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Kenneth R. Rosen: The Case for Expungement

Police records can haunt a lifetime, but they don’t have to.

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Image taken by from the King County, WA Flickr page.

By Kenneth R. Rosen

There was a fight. An arrest and conviction followed, resulting in 24 hours of community service. But more than half a decade later, Victor Trinidad—who pleaded guilty to the misdemeanor assault and battery (classified as domestic violence) charged as a teenager—can’t recall what sparked the argument.

But it’s still ruining his life.

The outburst was juvenile, Trinidad said. He remembers doing the community service, and then staying out of trouble.

Most of all, Victor, now 20, remembers how that conviction has kept him from employment and higher education and, unless the state does something to change its existing laws, could do more damage throughout his adulthood.

Had the State of Massachusetts enacted a law that would allow for expungement (the sealing of non-heinous crimes committed by juveniles and young adults), Trinidad would have the means to support not only himself, but his four-year-old daughter.

Now lawmakers in the Bay State are thinking about changing that.

According to a study conducted last year, Massachusetts scored below the national average when it came to protecting juvenile records from public access, and preventing expungement from statewide and federal databases.

“Juvenile courts were founded on the belief that children should be treated differently than adults, because most will outgrow their youthful behavior and their offenses are largely nonviolent,” said Riya Saha Shah, an attorney with Juvenile Law Center, the authors of the study, in a prepared statement before the Massachusetts Judiciary Committee this fall. “One of the core principles of the juvenile justice system is rehabilitation—helping troubled youth get back on track so they can become productive, responsible members of the community.”

The study concluded that the issue was pervasive nationwide, calling the report the first-ever comprehensive “evaluation of state policies that govern the confidentiality and expungement of juvenile court and law enforcement records. No state earned the maximum five-star rating, with the national average coming in at three stars out of the possible five stars.”

“Juveniles should be the easiest [to expunge] because arguably they don’t have adult minds and they shouldn’t be totally accountable for their actions for the rest of their lives.”

WipeRecord, a division of an Austin-based law firm, specializes in criminal record sealing and expungement in seven states. Its mission is to “gain traction towards the path of thought leadership in [expungement and sealing reform], as it is… very important to the future of our nation and we are very passionate about it as well.”

According to Jeff Libersat, an attorney at WipeRecord, the “biggest problem is it’s out of mind for a lot of [convicts]. They don’t really know how it’s affecting them directly until they get a job rejection and in some states they don’t have to tell you. Texas is one of [those states].”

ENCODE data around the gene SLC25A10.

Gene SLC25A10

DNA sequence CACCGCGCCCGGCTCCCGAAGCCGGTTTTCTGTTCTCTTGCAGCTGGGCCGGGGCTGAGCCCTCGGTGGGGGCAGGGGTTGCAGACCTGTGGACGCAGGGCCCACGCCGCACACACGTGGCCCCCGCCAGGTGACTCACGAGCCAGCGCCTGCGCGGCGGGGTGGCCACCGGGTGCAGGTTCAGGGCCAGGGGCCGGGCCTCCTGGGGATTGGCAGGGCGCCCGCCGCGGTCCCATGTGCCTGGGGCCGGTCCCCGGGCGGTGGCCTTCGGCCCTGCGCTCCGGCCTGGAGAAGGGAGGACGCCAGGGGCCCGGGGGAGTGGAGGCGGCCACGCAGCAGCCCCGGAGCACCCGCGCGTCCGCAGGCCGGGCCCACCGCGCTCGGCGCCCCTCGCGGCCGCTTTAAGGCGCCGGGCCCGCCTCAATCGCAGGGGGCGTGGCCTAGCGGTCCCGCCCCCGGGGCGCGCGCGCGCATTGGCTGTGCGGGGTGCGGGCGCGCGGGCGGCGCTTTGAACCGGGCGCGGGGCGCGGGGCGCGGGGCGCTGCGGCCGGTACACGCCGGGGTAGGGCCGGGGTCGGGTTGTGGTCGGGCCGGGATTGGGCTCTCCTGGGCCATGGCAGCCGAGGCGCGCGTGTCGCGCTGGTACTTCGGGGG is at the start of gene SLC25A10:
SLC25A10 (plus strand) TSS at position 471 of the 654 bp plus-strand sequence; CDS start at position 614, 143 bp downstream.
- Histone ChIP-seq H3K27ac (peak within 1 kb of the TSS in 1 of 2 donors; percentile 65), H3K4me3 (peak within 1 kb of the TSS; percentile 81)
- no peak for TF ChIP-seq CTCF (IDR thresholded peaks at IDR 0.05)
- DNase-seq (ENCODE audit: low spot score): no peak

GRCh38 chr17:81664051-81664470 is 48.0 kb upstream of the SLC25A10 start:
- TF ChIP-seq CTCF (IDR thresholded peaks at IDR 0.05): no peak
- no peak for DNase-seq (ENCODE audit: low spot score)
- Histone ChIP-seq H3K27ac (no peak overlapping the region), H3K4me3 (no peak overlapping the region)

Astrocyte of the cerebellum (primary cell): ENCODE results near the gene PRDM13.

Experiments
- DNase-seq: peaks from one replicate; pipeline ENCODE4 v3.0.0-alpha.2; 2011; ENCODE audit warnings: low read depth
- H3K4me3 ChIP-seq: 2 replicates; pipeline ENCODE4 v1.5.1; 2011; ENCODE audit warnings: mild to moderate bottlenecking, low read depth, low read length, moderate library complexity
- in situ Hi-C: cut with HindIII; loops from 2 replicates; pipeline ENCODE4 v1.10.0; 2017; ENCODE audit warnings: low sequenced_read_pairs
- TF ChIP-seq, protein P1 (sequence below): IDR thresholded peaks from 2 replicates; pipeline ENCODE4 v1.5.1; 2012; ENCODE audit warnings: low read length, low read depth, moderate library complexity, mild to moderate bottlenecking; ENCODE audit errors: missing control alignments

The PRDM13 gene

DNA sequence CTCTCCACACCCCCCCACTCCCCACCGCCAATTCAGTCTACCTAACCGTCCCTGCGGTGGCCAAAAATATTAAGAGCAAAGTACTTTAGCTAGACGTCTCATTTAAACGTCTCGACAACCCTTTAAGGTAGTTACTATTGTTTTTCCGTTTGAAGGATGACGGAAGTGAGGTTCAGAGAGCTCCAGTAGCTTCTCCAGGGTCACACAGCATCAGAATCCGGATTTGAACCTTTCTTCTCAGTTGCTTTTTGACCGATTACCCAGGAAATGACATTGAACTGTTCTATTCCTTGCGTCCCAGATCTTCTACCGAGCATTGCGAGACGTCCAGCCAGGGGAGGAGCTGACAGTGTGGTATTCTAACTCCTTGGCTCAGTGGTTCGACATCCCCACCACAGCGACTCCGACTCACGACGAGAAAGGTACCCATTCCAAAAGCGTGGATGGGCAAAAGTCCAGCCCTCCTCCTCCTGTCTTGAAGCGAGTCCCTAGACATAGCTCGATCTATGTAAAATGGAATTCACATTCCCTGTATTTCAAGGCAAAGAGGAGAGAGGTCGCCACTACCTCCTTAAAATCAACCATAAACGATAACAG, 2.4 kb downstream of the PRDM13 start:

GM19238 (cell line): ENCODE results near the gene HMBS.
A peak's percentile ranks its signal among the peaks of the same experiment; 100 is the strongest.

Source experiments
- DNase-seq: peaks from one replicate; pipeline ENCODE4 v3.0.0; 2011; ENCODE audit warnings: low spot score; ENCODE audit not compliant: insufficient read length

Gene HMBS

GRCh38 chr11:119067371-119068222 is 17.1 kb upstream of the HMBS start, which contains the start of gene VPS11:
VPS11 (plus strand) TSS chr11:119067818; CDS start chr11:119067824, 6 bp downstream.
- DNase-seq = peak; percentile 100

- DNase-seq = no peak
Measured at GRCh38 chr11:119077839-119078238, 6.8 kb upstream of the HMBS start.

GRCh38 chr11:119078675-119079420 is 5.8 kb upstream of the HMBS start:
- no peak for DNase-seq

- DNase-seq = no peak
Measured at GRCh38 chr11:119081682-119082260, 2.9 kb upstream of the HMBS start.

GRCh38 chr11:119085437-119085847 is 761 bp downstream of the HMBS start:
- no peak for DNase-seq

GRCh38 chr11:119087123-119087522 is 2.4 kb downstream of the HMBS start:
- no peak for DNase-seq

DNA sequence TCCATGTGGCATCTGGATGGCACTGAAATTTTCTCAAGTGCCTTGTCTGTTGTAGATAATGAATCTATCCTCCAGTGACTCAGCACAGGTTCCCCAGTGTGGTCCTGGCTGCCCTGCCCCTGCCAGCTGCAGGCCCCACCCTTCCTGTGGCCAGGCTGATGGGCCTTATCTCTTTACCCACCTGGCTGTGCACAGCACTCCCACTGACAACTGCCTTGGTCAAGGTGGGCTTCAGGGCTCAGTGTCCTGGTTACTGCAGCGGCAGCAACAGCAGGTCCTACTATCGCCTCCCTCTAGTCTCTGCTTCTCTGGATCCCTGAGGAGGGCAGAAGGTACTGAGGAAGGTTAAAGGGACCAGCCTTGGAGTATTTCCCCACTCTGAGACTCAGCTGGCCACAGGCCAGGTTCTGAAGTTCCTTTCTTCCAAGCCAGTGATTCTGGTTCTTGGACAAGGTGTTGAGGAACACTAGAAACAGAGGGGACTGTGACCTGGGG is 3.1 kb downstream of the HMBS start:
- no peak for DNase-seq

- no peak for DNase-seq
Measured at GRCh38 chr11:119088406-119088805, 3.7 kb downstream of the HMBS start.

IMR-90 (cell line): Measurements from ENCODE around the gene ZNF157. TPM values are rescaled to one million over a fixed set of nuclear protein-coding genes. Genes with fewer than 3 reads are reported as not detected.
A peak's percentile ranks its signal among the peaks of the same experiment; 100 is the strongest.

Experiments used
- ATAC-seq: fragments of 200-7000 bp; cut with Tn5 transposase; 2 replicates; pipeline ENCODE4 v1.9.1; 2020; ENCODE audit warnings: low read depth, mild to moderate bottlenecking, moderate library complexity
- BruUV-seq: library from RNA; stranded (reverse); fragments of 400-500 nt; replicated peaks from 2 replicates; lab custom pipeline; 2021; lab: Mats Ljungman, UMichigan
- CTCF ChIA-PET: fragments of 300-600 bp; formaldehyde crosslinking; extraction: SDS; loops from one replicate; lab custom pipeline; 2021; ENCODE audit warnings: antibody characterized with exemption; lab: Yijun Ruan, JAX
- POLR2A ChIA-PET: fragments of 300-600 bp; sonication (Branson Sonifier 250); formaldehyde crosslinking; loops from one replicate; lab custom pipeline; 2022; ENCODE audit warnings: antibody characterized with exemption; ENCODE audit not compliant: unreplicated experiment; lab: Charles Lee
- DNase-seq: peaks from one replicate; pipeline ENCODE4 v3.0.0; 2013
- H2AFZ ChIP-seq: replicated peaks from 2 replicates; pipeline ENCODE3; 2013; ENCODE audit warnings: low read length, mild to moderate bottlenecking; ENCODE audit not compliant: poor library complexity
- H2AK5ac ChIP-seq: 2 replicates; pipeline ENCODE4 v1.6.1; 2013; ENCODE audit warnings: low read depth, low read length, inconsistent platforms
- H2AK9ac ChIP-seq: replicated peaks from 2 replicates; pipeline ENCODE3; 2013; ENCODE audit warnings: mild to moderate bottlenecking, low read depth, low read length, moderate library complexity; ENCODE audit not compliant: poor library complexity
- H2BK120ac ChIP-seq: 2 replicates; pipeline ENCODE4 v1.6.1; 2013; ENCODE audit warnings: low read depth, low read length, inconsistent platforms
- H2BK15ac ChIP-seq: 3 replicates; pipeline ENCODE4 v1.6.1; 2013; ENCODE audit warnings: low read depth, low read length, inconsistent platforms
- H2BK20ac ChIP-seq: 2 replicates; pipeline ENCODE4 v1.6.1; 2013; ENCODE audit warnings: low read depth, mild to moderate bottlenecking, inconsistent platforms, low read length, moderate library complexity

Texas is not as generous as other states when it comes to forgiveness, and the term “expungement” is often used too broadly. A vacated sentence a not-guilty verdict would allow someone to expunge a record. However, an acquittal or pre-trial diversion, such as a plea deal, would not necessarily be destroyed or expunged completely, making the criminal record available to government bodies and other private industries such as charter schools.

“Juveniles should be the easiest [to expunge],” he said, “because arguably they don’t have adult minds and they shouldn’t be totally accountable for their actions and have to deal with [a sullied record] for the rest of their lives.”

The national climate on expungement and criminal record reform is something of a conundrum because no state does it the same. Except in the instance of violet convictions or sexual assaults, wherein all states refuse to offer sealing or expungement, there are varying degrees of latitude toward the clearing of someone’s record.

Anywhere from 70 to 100 million people in the nation have a criminal record, which is nearly a quarter if not more of all adults, barring them from simple civilian privileges—voting, employment, housing, licenses, parental rights—even after they’ve served their time and paid their fines.

Libersat looks to Minnesota and Oregon as two progressive states that are working toward reform that could benefit not only juvenile offenders, but also adults.

“Minnesota has a Second Chance Act,” he said. “They offer multiple versions of expungement, including first offender crimes that you’re trying to get expunged.”

First offender laws, which exist in a handful of states throughout the country, including Georgia, offer first-time offenders the opportunity to defer a guilty plea in exchange for a lighter sentence or punishment, such as years of probation. If the offender does not commit another crime, the record is sealed at the end of the probation period and no guilt plea exists for anyone, including potential employers, to find.